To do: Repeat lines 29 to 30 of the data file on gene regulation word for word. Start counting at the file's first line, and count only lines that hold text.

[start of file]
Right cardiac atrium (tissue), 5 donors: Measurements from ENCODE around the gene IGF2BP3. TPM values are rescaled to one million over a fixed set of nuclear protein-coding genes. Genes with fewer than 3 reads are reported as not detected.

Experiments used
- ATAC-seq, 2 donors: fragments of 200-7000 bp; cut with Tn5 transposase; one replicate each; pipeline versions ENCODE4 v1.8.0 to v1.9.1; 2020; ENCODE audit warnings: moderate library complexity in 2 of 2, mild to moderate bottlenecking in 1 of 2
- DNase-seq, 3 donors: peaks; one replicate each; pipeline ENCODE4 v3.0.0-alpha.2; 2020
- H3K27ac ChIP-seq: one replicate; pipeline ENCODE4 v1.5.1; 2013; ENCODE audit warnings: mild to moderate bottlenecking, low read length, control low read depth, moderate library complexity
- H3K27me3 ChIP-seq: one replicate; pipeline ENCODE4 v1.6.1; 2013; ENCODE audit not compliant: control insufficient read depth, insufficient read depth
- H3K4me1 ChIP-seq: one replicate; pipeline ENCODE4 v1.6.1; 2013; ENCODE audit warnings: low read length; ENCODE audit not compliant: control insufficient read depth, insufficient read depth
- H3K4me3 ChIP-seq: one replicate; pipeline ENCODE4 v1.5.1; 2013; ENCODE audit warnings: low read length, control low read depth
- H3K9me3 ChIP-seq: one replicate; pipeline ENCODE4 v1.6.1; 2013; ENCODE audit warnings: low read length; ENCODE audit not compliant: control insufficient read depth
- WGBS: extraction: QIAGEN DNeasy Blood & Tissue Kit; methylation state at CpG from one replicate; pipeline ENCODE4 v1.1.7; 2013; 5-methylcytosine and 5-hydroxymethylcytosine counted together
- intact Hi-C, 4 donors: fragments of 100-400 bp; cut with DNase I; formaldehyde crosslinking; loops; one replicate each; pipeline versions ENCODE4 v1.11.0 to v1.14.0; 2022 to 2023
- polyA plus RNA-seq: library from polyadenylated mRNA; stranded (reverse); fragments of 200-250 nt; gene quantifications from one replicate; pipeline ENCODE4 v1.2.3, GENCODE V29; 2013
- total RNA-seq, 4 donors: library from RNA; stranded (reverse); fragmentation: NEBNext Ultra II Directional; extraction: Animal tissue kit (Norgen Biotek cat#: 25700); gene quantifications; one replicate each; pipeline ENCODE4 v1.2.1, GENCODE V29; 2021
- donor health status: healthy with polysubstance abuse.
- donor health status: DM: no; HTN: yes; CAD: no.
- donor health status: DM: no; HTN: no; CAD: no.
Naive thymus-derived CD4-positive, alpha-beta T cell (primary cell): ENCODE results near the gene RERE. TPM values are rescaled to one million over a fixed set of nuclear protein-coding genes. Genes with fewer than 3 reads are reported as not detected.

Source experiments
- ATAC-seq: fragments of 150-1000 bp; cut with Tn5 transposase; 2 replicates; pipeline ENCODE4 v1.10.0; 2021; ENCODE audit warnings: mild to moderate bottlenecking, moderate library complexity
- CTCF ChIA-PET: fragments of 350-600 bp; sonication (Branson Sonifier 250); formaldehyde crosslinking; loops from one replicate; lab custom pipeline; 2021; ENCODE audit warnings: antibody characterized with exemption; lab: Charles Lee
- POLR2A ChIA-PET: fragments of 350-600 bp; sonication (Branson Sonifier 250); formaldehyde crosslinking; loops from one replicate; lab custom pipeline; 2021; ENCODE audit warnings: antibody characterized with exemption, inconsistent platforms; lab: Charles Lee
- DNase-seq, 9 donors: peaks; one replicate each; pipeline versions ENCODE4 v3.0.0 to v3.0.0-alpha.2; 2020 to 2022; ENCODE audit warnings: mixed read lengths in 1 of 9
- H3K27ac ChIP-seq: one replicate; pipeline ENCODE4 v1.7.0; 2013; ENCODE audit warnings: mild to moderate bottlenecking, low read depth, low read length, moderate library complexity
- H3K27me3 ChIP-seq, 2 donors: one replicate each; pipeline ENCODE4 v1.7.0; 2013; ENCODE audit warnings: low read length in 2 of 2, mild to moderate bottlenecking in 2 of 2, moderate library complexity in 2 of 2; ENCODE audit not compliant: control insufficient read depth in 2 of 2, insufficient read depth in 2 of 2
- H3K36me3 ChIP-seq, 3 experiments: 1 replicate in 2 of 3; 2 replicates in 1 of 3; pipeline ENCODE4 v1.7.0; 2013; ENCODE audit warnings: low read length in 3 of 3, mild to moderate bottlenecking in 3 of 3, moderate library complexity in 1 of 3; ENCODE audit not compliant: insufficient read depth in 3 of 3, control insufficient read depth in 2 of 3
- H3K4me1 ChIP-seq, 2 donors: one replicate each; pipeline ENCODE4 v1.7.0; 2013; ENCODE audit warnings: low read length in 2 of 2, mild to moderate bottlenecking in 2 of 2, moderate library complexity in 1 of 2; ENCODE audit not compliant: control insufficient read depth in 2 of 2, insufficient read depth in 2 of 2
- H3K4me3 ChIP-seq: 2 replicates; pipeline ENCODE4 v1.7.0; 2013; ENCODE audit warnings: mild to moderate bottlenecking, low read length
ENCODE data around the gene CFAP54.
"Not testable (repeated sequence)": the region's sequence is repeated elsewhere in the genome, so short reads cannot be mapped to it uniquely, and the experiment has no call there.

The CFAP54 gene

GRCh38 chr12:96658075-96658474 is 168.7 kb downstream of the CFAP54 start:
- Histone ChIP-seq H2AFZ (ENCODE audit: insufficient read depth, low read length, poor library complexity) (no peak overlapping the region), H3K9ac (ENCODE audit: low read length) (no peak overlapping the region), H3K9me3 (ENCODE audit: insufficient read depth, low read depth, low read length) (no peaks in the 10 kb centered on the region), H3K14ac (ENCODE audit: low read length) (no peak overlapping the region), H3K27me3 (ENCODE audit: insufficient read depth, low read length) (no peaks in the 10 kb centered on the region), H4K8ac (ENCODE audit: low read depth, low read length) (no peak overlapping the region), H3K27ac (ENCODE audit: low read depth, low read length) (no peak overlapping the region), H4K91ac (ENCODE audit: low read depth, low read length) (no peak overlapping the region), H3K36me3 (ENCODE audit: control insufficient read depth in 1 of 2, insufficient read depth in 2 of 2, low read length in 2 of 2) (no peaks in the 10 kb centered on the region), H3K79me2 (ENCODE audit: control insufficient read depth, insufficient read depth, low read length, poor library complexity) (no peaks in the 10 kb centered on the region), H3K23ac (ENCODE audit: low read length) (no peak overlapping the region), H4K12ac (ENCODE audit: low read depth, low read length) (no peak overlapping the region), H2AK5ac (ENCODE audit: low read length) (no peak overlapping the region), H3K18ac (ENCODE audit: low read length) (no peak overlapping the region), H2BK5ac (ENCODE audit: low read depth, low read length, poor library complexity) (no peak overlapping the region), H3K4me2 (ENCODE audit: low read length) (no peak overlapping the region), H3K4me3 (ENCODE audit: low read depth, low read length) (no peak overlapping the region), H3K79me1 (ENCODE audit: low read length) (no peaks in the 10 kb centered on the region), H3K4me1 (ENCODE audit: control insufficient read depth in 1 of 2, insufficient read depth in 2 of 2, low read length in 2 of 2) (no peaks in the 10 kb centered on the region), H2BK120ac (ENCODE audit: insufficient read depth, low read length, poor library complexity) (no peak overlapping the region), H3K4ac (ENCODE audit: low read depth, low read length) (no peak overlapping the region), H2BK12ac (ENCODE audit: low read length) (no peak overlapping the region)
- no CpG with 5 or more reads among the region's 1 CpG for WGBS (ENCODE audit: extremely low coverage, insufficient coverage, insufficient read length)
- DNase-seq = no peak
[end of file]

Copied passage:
"Not testable (repeated sequence)": the region's sequence is repeated elsewhere in the genome, so short reads cannot be mapped to it uniquely, and the experiment has no call there.

The CFAP54 gene